But the season premiere nailed it. Honestly, most of the reason for the inclusion of “Farhampton” in this list is due to the end montage featuring the song “The Funeral” by Band of Horses really secures this episode’s place on this list. It culminates with a view of Ted mere feet away from his future wife, completely oblivious to the fact that he’s about to meet his “Lebenslanger Schicksalsschatz.”
I’m watching this episode as I type this. Not only is it the best episode of season 8, it’s one of the series’ best episodes. Furthermore, it’s got what is quite possibly the best “Ted scene” of the series thus far. Ted Mosby is a guy who’s been hopelessly in love with a woman he hasn’t met yet. The pursuit of “the one” has been his central journey throughout the entire series.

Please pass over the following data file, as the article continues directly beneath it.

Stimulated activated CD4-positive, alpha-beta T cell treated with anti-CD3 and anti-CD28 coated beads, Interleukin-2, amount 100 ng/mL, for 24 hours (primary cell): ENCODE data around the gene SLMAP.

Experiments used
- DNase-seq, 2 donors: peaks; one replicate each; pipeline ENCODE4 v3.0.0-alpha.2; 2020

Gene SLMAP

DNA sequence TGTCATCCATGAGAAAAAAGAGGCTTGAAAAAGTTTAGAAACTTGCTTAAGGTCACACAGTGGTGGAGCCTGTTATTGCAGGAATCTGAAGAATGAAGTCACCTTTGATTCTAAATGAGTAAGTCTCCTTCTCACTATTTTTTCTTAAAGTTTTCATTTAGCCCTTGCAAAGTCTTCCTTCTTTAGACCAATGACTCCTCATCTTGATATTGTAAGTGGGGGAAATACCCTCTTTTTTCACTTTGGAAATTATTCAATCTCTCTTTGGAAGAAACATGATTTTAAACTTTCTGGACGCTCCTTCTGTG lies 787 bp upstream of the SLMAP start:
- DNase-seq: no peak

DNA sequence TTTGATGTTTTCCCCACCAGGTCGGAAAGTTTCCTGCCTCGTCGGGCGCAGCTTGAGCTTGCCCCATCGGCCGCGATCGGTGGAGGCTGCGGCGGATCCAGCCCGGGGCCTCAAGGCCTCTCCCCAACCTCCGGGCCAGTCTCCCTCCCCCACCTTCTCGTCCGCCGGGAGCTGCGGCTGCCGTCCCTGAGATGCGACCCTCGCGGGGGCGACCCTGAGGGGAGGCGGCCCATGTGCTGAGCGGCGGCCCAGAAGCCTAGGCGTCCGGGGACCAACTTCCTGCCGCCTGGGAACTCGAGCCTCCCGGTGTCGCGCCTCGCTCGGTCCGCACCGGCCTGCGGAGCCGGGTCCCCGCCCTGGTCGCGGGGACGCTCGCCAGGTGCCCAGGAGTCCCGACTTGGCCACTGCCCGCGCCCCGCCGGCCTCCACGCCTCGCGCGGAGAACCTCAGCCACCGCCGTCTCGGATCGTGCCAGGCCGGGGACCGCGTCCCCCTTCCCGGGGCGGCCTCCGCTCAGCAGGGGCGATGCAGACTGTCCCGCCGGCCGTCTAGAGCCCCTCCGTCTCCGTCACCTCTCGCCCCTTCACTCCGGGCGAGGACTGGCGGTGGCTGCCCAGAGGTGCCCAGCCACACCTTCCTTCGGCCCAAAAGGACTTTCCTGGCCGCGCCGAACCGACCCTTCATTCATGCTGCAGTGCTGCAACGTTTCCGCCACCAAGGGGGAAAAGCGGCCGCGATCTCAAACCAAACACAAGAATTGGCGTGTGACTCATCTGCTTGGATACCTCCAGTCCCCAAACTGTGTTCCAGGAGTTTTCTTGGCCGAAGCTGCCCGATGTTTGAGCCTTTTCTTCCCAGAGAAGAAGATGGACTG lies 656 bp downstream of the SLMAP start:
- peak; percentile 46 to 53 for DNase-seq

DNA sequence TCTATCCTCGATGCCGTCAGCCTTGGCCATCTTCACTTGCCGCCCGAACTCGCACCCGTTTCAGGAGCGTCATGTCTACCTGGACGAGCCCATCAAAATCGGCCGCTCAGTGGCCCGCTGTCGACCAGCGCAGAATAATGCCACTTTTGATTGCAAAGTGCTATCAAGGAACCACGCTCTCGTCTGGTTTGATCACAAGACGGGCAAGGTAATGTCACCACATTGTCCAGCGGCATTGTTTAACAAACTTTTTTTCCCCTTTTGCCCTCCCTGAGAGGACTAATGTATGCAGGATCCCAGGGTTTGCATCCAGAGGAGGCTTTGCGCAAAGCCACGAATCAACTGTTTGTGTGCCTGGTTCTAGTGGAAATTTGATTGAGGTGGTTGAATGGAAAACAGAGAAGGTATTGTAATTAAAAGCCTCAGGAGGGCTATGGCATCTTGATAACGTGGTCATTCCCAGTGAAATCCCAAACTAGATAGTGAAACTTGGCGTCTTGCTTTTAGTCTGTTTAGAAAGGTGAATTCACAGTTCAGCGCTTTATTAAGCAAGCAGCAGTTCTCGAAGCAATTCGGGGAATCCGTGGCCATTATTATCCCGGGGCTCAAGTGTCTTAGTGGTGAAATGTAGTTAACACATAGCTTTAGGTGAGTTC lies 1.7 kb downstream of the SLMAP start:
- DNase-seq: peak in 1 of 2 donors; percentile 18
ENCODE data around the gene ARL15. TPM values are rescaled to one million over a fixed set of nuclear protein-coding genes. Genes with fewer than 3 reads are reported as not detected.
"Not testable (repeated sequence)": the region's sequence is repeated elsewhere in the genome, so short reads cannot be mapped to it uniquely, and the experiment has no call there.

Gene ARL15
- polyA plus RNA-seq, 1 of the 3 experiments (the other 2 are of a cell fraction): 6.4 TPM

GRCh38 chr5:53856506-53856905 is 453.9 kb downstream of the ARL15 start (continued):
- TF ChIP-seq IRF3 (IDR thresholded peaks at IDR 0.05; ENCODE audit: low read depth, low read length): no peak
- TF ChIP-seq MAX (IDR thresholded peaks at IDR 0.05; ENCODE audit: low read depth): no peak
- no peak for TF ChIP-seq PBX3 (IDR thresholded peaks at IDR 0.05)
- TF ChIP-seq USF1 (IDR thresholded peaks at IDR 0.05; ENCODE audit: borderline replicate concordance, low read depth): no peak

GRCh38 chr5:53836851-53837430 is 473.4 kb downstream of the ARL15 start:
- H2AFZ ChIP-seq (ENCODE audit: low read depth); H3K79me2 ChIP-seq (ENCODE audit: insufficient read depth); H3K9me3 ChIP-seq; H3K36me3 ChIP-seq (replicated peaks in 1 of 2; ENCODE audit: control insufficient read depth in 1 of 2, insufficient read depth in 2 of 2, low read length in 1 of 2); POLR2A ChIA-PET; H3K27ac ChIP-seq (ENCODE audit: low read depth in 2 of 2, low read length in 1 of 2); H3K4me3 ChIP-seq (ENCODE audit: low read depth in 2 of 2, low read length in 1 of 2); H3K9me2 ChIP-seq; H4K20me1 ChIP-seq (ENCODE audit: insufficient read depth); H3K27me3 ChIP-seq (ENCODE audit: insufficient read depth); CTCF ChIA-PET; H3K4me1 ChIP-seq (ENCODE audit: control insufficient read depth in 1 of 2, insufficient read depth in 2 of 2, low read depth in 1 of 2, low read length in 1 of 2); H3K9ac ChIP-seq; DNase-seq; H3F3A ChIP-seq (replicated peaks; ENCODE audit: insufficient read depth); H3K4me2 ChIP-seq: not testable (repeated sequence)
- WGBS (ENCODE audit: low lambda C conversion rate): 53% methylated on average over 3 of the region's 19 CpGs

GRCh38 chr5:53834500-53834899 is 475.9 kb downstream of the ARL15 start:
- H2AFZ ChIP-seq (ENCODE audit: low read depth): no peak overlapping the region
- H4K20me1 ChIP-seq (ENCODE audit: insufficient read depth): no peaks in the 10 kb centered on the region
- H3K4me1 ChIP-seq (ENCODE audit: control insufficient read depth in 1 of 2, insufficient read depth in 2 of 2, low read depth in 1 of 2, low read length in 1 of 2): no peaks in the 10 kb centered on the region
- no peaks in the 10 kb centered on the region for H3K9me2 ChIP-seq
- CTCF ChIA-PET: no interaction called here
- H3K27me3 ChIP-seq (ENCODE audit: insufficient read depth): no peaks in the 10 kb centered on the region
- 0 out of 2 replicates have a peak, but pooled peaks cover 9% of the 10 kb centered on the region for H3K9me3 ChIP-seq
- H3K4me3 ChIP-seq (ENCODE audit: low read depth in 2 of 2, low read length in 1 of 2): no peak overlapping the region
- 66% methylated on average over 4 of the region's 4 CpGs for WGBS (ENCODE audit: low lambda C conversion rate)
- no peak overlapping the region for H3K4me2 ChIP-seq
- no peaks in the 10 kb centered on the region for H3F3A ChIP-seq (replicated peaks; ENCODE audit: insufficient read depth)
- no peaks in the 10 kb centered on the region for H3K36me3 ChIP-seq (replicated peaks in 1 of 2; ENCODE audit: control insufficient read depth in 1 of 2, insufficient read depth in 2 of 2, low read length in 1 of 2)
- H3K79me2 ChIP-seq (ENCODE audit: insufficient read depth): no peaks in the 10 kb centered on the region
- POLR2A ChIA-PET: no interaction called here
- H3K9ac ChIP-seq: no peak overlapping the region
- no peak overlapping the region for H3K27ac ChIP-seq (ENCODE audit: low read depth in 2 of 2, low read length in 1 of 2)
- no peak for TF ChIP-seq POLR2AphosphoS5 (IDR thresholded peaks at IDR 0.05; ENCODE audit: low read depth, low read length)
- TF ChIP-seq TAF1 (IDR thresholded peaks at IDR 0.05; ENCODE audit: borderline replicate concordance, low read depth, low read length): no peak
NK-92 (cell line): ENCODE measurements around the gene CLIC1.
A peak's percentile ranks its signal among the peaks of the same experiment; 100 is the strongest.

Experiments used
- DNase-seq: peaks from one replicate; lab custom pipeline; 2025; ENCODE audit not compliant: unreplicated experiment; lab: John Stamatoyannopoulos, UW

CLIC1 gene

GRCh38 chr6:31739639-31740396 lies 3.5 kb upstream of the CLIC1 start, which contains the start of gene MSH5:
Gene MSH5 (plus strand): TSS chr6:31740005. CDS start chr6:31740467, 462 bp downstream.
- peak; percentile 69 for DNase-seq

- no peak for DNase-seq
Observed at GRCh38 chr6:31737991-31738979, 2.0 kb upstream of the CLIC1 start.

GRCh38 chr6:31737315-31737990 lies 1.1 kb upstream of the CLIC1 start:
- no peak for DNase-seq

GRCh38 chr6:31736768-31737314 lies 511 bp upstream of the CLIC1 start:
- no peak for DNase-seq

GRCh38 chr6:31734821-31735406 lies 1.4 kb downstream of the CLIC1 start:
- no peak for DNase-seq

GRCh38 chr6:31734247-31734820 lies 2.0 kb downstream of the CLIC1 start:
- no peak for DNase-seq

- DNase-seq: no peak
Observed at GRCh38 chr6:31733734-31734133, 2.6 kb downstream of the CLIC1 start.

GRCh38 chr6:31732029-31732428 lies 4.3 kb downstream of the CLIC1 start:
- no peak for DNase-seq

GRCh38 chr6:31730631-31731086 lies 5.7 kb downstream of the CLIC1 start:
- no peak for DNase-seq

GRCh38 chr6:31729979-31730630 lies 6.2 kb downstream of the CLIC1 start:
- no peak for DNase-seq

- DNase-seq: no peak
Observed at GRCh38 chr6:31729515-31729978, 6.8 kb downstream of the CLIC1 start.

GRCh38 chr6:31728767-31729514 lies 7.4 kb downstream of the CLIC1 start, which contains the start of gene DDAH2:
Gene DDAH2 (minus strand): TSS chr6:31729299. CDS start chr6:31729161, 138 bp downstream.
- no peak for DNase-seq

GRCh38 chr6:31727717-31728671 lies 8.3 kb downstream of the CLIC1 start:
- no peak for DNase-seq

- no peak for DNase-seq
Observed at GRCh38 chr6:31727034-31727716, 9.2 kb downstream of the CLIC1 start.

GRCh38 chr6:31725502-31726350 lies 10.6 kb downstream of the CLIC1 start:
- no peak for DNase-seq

With Ted’s journey nearing its end, he spends the episode in a sort of subtle introspection as the (somewhat bottle episode-esque) plot line runs its course. He watches as a woman he met in season 1 (and never called) enters the bar and receives a sobering, subconscious warning to stay away from her.
“The Time Travelers” takes a look at the series’ central character and puts him under the microscope, shedding the façade of contentment he’s created for himself and reveals the truth about our narrator. He’s a lonely man, waiting for his “One.” The episode culminates in one of the series’ greatest moments as Ted hypothetically visits his future wife and tells her what they are going to eventually mean to each other.
After watching the episode again, I have to call it. Despite it’s chronological placement on this list, “The Time Travelers” is my favorite episode of the series thus far.
What’s your favorite episode? How do you think the final season will play out? Let me know below and make sure you follow me around the internets.